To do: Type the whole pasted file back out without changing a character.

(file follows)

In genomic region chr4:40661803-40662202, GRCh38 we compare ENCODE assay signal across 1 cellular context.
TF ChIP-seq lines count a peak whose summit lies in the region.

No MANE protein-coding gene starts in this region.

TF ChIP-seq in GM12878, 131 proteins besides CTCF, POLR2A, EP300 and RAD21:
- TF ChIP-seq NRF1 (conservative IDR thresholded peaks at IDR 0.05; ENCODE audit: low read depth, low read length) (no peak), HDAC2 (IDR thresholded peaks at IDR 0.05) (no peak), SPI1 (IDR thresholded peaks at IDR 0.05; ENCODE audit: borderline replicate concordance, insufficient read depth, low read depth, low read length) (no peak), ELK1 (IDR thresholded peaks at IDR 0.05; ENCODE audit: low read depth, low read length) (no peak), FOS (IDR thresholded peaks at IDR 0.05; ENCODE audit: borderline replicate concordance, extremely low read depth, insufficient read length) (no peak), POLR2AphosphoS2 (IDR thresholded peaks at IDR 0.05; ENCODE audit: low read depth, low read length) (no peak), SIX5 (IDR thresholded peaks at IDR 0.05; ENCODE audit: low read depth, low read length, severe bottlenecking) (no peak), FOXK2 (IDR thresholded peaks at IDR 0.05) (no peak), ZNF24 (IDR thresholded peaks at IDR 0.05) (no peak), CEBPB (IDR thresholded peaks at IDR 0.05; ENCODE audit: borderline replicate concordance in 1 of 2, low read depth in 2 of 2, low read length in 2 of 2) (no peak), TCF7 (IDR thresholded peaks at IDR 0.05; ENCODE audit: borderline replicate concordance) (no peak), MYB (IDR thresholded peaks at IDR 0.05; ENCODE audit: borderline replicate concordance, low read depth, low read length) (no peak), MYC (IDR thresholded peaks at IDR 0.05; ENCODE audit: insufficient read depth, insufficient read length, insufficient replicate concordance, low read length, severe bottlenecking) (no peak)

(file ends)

In genomic region chr4:40661803-40662202, GRCh38 we compare ENCODE assay signal across 1 cellular context.
TF ChIP-seq lines count a peak whose summit lies in the region.

No MANE protein-coding gene starts in this region.

TF ChIP-seq in GM12878, 131 proteins besides CTCF, POLR2A, EP300 and RAD21:
- TF ChIP-seq NRF1 (conservative IDR thresholded peaks at IDR 0.05; ENCODE audit: low read depth, low read length) (no peak), HDAC2 (IDR thresholded peaks at IDR 0.05) (no peak), SPI1 (IDR thresholded peaks at IDR 0.05; ENCODE audit: borderline replicate concordance, insufficient read depth, low read depth, low read length) (no peak), ELK1 (IDR thresholded peaks at IDR 0.05; ENCODE audit: low read depth, low read length) (no peak), FOS (IDR thresholded peaks at IDR 0.05; ENCODE audit: borderline replicate concordance, extremely low read depth, insufficient read length) (no peak), POLR2AphosphoS2 (IDR thresholded peaks at IDR 0.05; ENCODE audit: low read depth, low read length) (no peak), SIX5 (IDR thresholded peaks at IDR 0.05; ENCODE audit: low read depth, low read length, severe bottlenecking) (no peak), FOXK2 (IDR thresholded peaks at IDR 0.05) (no peak), ZNF24 (IDR thresholded peaks at IDR 0.05) (no peak), CEBPB (IDR thresholded peaks at IDR 0.05; ENCODE audit: borderline replicate concordance in 1 of 2, low read depth in 2 of 2, low read length in 2 of 2) (no peak), TCF7 (IDR thresholded peaks at IDR 0.05; ENCODE audit: borderline replicate concordance) (no peak), MYB (IDR thresholded peaks at IDR 0.05; ENCODE audit: borderline replicate concordance, low read depth, low read length) (no peak), MYC (IDR thresholded peaks at IDR 0.05; ENCODE audit: insufficient read depth, insufficient read length, insufficient replicate concordance, low read length, severe bottlenecking) (no peak)